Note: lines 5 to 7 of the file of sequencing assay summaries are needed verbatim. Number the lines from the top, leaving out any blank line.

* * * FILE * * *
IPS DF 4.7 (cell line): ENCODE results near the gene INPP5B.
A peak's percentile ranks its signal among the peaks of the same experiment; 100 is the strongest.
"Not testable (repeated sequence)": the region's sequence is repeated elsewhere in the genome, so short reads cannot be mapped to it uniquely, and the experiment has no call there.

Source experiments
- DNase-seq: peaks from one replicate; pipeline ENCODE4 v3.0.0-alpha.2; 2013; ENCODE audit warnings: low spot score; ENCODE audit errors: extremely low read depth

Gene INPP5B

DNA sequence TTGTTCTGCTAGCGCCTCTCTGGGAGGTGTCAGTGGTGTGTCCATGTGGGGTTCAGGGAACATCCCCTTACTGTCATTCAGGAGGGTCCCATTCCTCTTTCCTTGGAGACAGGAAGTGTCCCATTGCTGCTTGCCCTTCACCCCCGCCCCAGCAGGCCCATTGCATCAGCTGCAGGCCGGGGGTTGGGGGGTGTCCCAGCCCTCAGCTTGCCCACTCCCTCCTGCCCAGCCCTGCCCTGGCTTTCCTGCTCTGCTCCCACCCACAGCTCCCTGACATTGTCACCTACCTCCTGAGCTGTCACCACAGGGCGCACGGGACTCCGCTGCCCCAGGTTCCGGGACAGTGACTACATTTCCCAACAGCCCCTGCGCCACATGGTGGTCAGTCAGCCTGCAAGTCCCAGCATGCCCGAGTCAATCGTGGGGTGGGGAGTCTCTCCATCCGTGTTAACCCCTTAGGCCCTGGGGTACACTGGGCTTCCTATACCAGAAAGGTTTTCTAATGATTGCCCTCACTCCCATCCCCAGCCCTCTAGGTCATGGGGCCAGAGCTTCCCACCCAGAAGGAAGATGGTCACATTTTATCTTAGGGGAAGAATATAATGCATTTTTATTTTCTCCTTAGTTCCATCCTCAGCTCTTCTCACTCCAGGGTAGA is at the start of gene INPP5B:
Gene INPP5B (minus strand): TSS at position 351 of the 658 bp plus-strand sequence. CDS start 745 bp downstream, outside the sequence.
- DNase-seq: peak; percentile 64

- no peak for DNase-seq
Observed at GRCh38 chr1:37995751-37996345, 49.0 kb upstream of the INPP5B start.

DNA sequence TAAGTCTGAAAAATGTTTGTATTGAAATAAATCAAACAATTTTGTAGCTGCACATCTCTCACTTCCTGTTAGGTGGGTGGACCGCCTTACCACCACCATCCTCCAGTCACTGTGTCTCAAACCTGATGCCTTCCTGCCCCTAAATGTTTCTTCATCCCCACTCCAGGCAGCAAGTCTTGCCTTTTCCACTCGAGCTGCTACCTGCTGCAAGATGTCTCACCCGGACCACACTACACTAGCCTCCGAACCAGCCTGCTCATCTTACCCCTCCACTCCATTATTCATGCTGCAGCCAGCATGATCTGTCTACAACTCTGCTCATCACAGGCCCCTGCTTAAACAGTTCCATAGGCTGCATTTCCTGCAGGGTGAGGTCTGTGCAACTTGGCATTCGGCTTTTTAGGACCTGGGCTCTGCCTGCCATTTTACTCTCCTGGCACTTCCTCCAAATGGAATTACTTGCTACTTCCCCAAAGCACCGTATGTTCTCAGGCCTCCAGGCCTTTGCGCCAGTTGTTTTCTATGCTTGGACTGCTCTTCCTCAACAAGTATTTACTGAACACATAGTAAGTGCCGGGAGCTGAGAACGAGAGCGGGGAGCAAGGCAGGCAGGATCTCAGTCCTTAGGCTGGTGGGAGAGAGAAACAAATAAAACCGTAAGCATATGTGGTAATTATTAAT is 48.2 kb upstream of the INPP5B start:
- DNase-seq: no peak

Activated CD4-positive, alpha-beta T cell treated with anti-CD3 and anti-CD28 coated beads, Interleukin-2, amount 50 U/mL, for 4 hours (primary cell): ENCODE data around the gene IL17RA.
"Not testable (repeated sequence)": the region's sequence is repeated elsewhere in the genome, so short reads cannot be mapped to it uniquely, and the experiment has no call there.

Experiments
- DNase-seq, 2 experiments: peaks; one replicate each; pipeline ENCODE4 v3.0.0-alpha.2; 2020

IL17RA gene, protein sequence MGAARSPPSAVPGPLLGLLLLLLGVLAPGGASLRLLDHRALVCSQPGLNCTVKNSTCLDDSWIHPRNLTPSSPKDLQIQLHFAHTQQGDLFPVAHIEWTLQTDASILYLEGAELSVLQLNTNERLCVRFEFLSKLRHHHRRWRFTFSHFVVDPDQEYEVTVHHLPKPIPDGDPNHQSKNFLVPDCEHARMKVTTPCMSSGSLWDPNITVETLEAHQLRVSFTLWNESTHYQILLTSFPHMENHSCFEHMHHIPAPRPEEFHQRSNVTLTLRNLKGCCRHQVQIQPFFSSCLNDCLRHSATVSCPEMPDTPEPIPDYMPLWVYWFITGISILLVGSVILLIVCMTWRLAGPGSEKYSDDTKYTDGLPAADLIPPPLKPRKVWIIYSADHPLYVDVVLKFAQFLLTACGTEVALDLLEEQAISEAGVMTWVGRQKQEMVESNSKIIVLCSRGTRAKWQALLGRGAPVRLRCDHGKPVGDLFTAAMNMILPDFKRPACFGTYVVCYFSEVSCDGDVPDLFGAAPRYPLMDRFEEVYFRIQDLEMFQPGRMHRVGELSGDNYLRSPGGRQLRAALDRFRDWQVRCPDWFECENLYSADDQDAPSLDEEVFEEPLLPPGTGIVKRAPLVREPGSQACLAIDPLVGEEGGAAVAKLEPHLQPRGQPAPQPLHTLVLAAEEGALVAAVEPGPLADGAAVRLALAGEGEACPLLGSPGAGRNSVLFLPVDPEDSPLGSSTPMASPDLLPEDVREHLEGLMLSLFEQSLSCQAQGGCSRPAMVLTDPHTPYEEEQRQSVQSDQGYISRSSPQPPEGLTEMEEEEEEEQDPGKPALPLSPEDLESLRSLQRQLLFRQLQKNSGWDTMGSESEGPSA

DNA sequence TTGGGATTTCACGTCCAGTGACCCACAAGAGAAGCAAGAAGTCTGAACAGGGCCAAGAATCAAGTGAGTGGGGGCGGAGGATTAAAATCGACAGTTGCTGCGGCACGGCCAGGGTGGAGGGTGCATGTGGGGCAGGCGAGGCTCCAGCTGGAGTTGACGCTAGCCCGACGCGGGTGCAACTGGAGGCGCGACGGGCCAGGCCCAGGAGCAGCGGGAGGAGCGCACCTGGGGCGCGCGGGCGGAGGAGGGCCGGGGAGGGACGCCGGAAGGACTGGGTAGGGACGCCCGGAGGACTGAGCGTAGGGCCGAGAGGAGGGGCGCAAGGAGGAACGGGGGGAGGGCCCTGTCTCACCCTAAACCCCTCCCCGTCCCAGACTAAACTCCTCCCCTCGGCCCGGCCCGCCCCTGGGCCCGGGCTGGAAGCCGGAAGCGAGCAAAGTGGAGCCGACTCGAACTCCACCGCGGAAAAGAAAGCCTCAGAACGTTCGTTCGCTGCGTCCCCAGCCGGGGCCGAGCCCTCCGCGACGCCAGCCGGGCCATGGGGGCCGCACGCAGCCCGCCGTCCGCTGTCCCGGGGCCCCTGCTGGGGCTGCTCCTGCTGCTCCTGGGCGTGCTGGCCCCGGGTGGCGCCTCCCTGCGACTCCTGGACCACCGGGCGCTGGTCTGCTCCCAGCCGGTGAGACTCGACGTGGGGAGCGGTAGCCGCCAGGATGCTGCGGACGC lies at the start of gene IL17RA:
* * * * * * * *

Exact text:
- DNase-seq: peaks from one replicate; pipeline ENCODE4 v3.0.0-alpha.2; 2013; ENCODE audit warnings: low spot score; ENCODE audit errors: extremely low read depth

Gene INPP5B

DNA sequence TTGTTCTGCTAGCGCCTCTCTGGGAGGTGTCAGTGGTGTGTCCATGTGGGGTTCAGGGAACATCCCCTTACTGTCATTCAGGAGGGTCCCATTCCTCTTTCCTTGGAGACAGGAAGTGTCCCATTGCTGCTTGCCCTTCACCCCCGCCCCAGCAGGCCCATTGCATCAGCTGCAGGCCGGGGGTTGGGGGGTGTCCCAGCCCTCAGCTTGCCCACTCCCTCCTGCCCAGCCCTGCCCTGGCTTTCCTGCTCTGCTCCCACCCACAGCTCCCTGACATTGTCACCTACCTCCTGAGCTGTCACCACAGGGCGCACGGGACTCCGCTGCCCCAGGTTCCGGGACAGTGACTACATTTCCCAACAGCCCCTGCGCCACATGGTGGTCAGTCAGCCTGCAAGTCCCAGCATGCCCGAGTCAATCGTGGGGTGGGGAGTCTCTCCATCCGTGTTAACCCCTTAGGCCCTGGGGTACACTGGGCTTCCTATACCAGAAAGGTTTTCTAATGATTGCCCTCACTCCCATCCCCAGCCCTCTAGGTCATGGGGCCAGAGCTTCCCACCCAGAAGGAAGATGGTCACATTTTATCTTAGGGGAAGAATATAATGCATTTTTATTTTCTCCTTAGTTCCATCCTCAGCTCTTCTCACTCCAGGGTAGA is at the start of gene INPP5B: